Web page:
Turkey's government Monday made its strongest statement yet about the link between last month's deadly bombings and Al Qaeda, saying the homicide attackers and their associates had ties with the terrorist group.

"According to the information we have right now, both those who were involved in these terrorist attacks as suicide bombers, and those who had relations with them, seem close to Al Qaeda, are linked to the Al Qaeda terrorist organization," Deputy Prime Minister Abdullatif Sener said after a Cabinet meeting.

Western and Turkish officials have said the homicide attacks on two Istanbul synagogues on Nov. 15 and the British Consulate and a London-based bank in Istanbul five days later bore similarities to attacks carried out by Usama bin Laden's Al Qaeda network. The bombings killed 61 people.

High-ranking Turkish officials have acknowledged that the attacks appeared to have international links, but have been hesitant to name Al Qaeda outright.

There have been at least three claims of responsibility for the bombings purportedly from Al Qaeda.

In his statement Monday, Sener spoke on behalf of the government following the Cabinet's first meeting since the latest attacks Nov. 20.

Turkish media have reported that authorities have been investigating whether the bombers belonged to a Turkish cell of Al Qaeda. All the homicide bombers were believed to be Turks.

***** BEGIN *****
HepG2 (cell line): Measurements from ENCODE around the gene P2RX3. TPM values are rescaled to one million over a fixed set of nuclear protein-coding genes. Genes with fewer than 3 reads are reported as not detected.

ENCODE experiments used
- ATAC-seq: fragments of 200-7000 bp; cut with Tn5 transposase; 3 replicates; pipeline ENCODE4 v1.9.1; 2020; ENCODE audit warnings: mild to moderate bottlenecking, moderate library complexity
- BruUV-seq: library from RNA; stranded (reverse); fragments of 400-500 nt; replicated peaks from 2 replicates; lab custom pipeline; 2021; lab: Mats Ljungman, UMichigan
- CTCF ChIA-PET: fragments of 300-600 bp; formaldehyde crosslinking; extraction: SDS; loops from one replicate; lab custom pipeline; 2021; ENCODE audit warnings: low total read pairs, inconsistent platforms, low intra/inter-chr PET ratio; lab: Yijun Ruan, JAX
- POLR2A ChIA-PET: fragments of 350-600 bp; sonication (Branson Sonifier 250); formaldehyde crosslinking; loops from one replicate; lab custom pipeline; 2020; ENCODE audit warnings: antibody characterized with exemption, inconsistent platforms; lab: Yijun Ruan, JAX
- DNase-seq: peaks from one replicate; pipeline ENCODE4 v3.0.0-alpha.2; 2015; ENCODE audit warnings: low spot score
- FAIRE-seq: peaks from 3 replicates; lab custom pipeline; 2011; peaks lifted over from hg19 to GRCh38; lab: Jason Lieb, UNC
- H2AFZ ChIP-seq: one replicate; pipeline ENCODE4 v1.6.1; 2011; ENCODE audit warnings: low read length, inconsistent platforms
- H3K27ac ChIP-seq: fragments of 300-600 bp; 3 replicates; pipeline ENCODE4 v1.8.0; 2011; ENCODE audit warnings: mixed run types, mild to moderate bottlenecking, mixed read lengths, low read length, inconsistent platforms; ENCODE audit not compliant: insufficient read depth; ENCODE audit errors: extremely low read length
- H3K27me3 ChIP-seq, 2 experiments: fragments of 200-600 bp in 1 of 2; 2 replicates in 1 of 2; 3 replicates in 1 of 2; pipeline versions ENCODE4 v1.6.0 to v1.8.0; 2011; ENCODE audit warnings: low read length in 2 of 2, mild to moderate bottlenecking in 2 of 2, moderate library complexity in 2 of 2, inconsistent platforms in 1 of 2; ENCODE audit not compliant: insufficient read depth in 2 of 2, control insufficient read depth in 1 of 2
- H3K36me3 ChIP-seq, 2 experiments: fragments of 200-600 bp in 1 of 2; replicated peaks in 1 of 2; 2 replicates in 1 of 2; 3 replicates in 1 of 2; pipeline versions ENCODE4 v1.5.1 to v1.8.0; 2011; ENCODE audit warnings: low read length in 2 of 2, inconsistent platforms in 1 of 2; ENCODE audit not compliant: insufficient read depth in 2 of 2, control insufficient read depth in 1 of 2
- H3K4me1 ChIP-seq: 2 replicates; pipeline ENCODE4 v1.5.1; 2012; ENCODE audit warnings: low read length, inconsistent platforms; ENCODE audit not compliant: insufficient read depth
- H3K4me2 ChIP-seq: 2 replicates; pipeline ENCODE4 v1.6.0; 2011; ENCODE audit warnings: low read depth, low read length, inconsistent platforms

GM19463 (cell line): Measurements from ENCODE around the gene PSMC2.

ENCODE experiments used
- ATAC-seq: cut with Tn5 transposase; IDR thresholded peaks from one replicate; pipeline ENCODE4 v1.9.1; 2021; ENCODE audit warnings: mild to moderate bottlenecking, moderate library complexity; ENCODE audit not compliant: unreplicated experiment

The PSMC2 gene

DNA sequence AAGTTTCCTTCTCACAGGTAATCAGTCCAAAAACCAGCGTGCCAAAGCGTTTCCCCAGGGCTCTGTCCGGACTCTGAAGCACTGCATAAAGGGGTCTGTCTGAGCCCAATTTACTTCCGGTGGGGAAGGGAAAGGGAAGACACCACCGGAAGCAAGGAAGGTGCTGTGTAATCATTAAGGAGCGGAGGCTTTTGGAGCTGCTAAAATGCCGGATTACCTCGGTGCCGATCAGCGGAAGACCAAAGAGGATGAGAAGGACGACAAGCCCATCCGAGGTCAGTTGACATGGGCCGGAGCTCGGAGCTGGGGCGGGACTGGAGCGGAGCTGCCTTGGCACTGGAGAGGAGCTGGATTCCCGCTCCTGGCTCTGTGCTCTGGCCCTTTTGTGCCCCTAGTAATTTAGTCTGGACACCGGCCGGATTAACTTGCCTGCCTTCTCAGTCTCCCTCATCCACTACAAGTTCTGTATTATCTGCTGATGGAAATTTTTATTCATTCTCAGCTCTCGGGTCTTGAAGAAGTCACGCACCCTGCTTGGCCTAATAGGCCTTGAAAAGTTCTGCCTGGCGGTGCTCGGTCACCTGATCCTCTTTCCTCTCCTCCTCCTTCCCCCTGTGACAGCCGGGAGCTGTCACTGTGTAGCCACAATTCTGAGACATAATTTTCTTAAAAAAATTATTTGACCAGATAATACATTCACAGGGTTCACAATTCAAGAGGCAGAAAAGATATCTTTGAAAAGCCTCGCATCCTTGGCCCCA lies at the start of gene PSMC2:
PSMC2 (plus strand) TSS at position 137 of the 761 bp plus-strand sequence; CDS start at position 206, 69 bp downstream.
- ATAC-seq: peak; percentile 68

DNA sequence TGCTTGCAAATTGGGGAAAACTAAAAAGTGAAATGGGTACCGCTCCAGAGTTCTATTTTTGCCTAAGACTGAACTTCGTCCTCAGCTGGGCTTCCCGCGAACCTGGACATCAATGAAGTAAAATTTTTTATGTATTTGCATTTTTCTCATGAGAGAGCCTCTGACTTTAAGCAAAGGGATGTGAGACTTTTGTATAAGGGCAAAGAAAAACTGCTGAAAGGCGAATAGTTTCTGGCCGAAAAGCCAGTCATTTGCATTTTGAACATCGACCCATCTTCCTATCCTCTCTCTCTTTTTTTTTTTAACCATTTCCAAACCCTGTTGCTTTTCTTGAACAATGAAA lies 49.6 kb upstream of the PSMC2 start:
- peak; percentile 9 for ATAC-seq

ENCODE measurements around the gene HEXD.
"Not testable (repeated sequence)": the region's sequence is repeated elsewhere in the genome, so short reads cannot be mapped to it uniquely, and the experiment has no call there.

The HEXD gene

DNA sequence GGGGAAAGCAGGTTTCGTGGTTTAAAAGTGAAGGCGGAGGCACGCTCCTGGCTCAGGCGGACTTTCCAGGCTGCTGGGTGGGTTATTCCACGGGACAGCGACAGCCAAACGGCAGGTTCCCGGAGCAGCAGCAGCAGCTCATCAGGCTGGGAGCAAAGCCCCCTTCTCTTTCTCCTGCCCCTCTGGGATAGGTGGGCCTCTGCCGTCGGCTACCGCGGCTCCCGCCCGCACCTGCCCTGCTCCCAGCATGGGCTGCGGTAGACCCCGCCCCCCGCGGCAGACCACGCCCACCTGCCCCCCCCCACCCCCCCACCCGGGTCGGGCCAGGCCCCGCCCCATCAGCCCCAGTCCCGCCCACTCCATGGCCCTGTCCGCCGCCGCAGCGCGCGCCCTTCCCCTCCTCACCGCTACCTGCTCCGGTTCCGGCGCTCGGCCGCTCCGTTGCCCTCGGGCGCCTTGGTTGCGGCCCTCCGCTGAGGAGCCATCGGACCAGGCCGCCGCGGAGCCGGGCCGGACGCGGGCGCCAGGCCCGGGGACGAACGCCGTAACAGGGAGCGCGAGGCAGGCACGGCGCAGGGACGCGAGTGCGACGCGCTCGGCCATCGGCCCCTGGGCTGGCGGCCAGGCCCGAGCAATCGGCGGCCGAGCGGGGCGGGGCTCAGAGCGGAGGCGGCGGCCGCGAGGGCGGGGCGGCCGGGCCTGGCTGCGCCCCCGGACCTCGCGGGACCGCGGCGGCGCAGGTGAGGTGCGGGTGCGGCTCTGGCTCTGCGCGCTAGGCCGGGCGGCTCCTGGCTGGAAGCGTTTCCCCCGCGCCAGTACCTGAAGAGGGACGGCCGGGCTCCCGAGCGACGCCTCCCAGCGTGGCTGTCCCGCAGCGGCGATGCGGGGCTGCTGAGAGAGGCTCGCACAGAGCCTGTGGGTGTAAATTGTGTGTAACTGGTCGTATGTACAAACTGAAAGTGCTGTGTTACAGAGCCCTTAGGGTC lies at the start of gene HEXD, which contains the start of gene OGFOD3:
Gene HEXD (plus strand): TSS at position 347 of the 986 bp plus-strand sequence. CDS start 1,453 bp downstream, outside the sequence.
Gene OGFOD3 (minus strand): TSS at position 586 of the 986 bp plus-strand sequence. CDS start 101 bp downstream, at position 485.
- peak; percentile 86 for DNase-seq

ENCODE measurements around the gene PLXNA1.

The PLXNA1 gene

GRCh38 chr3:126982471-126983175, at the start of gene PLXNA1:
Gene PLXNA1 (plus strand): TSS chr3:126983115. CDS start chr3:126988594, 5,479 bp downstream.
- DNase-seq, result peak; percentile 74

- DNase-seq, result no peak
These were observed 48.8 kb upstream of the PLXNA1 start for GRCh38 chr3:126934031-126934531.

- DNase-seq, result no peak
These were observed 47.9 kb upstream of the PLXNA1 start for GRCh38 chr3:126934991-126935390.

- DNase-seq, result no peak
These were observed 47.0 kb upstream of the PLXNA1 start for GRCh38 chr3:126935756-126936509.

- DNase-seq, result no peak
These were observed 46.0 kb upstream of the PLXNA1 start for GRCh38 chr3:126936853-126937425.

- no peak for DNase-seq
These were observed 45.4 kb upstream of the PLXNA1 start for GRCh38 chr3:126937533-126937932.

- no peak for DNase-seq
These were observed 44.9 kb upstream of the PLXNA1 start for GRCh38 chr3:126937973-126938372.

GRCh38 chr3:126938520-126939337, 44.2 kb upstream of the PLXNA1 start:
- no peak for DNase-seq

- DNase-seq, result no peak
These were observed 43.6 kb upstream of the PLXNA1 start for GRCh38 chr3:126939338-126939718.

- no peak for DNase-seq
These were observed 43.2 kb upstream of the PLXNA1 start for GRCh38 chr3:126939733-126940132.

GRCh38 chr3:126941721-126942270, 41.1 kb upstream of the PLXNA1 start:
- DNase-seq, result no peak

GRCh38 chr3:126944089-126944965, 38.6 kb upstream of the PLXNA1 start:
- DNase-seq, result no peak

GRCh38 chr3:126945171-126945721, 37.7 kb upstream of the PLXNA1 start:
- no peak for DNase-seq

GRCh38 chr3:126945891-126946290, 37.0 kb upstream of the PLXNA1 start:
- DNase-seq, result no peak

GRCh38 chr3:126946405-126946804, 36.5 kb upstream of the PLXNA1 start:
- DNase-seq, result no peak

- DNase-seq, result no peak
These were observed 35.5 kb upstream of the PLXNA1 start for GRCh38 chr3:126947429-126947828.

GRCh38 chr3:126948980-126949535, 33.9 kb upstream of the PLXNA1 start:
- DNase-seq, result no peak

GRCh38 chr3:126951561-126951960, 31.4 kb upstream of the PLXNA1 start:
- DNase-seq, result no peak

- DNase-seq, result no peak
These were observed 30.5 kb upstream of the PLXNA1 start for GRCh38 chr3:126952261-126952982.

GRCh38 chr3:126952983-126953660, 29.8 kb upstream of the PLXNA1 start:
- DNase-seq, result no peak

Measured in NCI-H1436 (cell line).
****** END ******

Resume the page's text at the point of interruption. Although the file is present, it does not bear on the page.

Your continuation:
More than 130 people have been detained in connection with the bombings and 21 have been charged, Sener said.

He also confirmed that 22 people suspected of involvement had been repatriated to Turkey from Syria. Hatay provincial Gov. Abdulkadir Sari said the suspects, who were handed over Sunday, were being interrogated in the southern city of Antakya, near the Syrian border.

No one has been charged. Six of those being questioned were under 18, the governor added.

Several key suspects were believed to have fled abroad.

Among those handed over by Syria was Hilmi Tugluoglu, who is linked to Azat Ekinci, a key suspect in the blasts, according to paramilitary police.

Also Monday, a prosecutor at a state security court questioned the wife of Mesut Cabuk, one of the synagogue homicide bombers, and another woman. The Anatolia news agency said the women were later released.

News reports have said Ekinci used cash and fake identities to buy the pickup trucks containing the bombs. Tugluoglu's wife also was brought to Turkey for questioning.

On Saturday, a court charged another key suspect, whom police said was captured last week while trying to slip into Iran, with attempting to overthrow Turkey's "constitutional order" -- a crime equivalent to treason. That man is accused of having given the order to carry out the bombing of the Beth Israel synagogue.

Nearly all major Turkish newspapers identified the man as Yusuf Polat, although police have only given his initials.

Turkish newspapers reported Sunday that Polat and others had confessed to belonging to a 10-man cell that he said was an extension of Al Qaeda.

Turkey's stock market resumed trading Monday for the first time since the Nov. 20 attacks. The benchmark trade index picked up around 8 percent by Monday afternoon, while the lira was steady at around 1,450,000 to the dollar.

"Turkey is a country that will pull together," said Tolga Ediz, an economist with Lehman Brothers in London. "There is no sign that this will have a massive impact on the economy."